The formation of brittle phases in brazed zirconium joints

Bassett, Julian Charles (1991) The formation of brittle phases in brazed zirconium joints. Doctoral thesis, City of London Polytechnic.


The purpose of the study was to investigate the metallurgical interactions that occur during the brazing of zirconium with Ag-28Cu filler, with particular reference to their effect on mechanical properties. The ultimate aim was to provide information that would aid in the production of tougher brazed zirconium joints than are currently being obtained.

The investigation was carried out in a number of stages:
1. A general literature survey of the metallurgy of brazed joints.

2. Zirconium brazed lap joints were made using either vacuum furnace or high frequency induction brazing. Interalloying was studied by optical and electron microscopy, X-ray diffraction and electron microprobe analysis. Interface layers were produced consisting of Cu4Zr, CuZr2, AgZr2 and Cu, distributed in a mixture between two sub-layers. Induction brazing produced high quality joints with interface layers thinner than those in vacuum brazed joints; a link between heat-up rate and wetting was observed.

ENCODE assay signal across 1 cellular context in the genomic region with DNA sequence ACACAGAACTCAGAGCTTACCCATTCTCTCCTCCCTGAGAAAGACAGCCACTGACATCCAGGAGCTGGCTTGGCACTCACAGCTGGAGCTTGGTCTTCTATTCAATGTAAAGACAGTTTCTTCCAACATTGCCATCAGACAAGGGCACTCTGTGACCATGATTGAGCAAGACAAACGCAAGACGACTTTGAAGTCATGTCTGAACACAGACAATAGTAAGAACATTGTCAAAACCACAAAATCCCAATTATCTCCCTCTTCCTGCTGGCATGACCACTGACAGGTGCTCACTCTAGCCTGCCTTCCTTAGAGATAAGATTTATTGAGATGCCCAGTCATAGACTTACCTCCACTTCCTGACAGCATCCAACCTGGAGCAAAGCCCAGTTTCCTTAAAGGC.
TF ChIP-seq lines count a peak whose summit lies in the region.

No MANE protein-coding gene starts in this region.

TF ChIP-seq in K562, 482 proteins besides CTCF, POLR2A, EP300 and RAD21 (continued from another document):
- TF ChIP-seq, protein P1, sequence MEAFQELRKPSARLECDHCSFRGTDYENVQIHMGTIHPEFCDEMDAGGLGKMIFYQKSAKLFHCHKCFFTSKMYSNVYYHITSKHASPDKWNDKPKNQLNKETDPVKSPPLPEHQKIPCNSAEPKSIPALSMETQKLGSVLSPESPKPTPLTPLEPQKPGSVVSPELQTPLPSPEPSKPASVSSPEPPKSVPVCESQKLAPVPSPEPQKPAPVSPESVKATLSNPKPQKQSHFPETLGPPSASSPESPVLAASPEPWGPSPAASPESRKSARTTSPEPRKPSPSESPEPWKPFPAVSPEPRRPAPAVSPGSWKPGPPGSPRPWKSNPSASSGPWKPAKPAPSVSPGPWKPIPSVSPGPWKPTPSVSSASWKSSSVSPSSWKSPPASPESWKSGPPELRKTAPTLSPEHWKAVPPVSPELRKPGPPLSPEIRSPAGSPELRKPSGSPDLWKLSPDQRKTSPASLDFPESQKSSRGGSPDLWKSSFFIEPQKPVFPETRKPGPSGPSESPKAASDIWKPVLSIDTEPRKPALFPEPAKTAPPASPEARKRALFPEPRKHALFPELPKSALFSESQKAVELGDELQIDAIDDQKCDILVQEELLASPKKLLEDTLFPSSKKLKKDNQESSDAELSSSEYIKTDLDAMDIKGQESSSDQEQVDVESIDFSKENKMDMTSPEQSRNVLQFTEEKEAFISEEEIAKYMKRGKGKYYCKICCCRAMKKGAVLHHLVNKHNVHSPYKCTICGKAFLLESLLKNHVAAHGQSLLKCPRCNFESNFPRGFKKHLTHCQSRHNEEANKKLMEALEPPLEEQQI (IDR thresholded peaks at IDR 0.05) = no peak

3. Butt joints for mechanical testing were produced to optimum conditions. Instrumented impact testing showed that the toughest joints were those brazed with a reactive copper filler, although in all joints most of the energy absorbed was due to fracture initiation energy.

4. The greater toughness of the reactive copper brazed joints was due to a lack of flaws of any kind in their microstructure, which consisted of a eutectic of CuZr and CuZr2. In contrast, interface layer Ag-28Cu brazed joints contained shrinkage cracks and interfacial voids, along which fracture occurred.

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